Breast implants are available in different sizes and filled with different materials (saline or silicone), but they are also available as round or shaped. What’s the difference?
- Round implants are circular on the back. The larger sizes have larger diameters and they tend to have a half-moon shaped profile. The amount that a round implant “sticks out” (projection) varies between moderate (flattest), moderate plus or high profile (has the greatest projection). Each of these profiles has particular advantages for a woman depending upon her build, breast geometry and desires for the final look.
- Shaped or “teardrop” implants are generally taller than they are wide and they are fuller in the bottom portion of the implant. There is an array of implant shapes available with differing height to width ratios. Some may even be wider than they are tall. Each of these combinations is suited to one particular breast shape or another.
Making the Choice
So who should get a shaped breast implant and who should get a traditional round breast implant? Most importantly go with the recommendation of your American Board of Plastic Surgery certified plastic surgeon. He/she is interested in your getting the best result possible and will advise you how best to accomplish that. There are, however, some considerations that come into play.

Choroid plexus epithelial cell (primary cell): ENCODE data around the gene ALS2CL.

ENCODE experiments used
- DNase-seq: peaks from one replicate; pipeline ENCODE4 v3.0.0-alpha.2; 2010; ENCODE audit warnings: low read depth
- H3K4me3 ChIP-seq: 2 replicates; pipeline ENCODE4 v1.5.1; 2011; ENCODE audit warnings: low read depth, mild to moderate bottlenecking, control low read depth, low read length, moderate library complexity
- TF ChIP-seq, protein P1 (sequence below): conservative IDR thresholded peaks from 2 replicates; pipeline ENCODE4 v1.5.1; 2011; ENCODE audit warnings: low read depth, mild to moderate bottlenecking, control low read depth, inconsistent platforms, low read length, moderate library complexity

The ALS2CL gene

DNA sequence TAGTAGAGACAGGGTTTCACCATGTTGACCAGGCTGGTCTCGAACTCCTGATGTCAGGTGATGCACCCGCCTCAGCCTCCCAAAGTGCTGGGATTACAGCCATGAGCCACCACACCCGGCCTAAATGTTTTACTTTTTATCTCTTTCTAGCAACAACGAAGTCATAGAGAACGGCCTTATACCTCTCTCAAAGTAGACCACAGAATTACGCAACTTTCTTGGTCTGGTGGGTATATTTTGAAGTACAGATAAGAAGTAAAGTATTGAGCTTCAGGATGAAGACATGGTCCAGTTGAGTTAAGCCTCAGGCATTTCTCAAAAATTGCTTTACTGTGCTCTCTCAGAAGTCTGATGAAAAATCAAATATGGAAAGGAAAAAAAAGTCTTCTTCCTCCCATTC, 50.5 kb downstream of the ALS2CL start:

Shaped breast implants tend to be slightly firmer than round implants. Shaped implants tend to give the upper portion of the breast a smoother transition from the chest to the upper portion of the breast. The slight increase in firmness of the shaped implant helps maintain the fullness of this upper portion of the breast and resists the effects of gravity. The upper portion of round implants tends to collapse downward slightly from the effect of gravity. Thus there is a slightly more noticeable transition from the chest to the breast.
The greatest benefit of shaped implants is in breast augmentations in very small breasted women. In these cases, the shape of the implant contributes to the shape and form of the breast. In situations where there is a large amount of breast tissue compared to the size of the implant, the benefit of the shaped implant is decreased.
One of the disadvantages of a shaped breast implant is that it has the possibility of rotating within the pocket created for the implant. If the rotation is significant this may be visible. The risk of this happening should, however, be very small. A plastic surgeon skilled in the placement of shaped implants should have no trouble creating a pocket for the implant which will hold the implant in a stable position and minimize the risk of implant rotation.